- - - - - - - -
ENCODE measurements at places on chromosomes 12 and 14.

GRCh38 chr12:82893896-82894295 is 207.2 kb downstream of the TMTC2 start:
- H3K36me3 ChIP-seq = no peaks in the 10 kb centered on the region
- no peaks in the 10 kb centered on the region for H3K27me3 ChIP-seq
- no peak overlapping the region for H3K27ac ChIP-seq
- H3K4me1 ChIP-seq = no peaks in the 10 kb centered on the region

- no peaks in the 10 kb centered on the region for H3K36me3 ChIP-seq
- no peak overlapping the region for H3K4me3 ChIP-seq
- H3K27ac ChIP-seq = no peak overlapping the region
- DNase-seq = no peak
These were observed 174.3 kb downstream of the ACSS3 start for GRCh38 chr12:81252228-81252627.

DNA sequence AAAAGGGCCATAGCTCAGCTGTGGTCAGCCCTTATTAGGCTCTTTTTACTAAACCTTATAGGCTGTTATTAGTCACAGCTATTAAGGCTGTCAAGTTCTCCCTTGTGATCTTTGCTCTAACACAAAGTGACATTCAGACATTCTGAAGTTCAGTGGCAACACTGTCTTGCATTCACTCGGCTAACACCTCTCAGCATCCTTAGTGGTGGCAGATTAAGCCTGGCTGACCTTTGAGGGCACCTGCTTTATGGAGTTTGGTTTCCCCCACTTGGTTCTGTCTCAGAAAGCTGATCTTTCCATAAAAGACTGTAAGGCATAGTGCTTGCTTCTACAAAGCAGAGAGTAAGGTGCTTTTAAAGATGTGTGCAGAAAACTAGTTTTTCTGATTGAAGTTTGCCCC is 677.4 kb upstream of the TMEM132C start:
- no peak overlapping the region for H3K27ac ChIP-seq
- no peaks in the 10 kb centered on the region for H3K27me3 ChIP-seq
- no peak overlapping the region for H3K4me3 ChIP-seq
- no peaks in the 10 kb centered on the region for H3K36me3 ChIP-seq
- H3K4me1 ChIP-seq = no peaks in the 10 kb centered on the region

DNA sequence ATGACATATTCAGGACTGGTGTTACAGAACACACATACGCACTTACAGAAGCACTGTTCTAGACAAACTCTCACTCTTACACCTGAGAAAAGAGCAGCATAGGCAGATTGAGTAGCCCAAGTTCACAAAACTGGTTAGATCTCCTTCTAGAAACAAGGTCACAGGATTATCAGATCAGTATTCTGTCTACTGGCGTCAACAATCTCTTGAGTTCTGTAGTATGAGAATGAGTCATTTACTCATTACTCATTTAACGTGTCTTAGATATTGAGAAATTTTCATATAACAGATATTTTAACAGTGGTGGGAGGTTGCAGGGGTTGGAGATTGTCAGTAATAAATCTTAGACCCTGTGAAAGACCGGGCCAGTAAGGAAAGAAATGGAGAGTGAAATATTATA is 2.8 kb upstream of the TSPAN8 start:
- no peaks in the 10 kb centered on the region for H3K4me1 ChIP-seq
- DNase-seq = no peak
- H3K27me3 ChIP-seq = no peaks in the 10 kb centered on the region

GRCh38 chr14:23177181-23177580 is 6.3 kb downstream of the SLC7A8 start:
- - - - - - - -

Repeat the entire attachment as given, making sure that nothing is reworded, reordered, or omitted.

ENCODE measurements at places on chromosomes 12 and 14.

GRCh38 chr12:82893896-82894295 is 207.2 kb downstream of the TMTC2 start:
- H3K36me3 ChIP-seq = no peaks in the 10 kb centered on the region
- no peaks in the 10 kb centered on the region for H3K27me3 ChIP-seq
- no peak overlapping the region for H3K27ac ChIP-seq
- H3K4me1 ChIP-seq = no peaks in the 10 kb centered on the region

- no peaks in the 10 kb centered on the region for H3K36me3 ChIP-seq
- no peak overlapping the region for H3K4me3 ChIP-seq
- H3K27ac ChIP-seq = no peak overlapping the region
- DNase-seq = no peak
These were observed 174.3 kb downstream of the ACSS3 start for GRCh38 chr12:81252228-81252627.

DNA sequence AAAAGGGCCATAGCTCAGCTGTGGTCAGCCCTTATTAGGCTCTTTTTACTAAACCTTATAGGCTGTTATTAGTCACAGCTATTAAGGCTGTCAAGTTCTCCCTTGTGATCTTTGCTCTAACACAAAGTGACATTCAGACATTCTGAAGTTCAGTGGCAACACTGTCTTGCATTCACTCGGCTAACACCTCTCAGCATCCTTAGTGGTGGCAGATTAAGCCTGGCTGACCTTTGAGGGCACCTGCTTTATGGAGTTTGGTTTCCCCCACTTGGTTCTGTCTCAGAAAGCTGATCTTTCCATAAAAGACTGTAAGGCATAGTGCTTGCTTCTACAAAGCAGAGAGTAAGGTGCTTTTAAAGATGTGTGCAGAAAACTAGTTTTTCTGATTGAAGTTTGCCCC is 677.4 kb upstream of the TMEM132C start:
- no peak overlapping the region for H3K27ac ChIP-seq
- no peaks in the 10 kb centered on the region for H3K27me3 ChIP-seq
- no peak overlapping the region for H3K4me3 ChIP-seq
- no peaks in the 10 kb centered on the region for H3K36me3 ChIP-seq
- H3K4me1 ChIP-seq = no peaks in the 10 kb centered on the region

DNA sequence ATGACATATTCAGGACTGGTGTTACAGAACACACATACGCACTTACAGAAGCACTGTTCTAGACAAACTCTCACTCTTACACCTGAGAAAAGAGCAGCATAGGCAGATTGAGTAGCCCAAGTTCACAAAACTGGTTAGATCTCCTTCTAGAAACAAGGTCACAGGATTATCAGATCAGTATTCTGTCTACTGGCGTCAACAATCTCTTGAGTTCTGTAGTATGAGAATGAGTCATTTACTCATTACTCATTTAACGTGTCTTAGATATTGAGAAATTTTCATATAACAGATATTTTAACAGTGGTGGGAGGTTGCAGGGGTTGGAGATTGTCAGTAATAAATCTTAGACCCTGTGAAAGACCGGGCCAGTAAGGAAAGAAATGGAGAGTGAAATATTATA is 2.8 kb upstream of the TSPAN8 start:
- no peaks in the 10 kb centered on the region for H3K4me1 ChIP-seq
- DNase-seq = no peak
- H3K27me3 ChIP-seq = no peaks in the 10 kb centered on the region

GRCh38 chr14:23177181-23177580 is 6.3 kb downstream of the SLC7A8 start: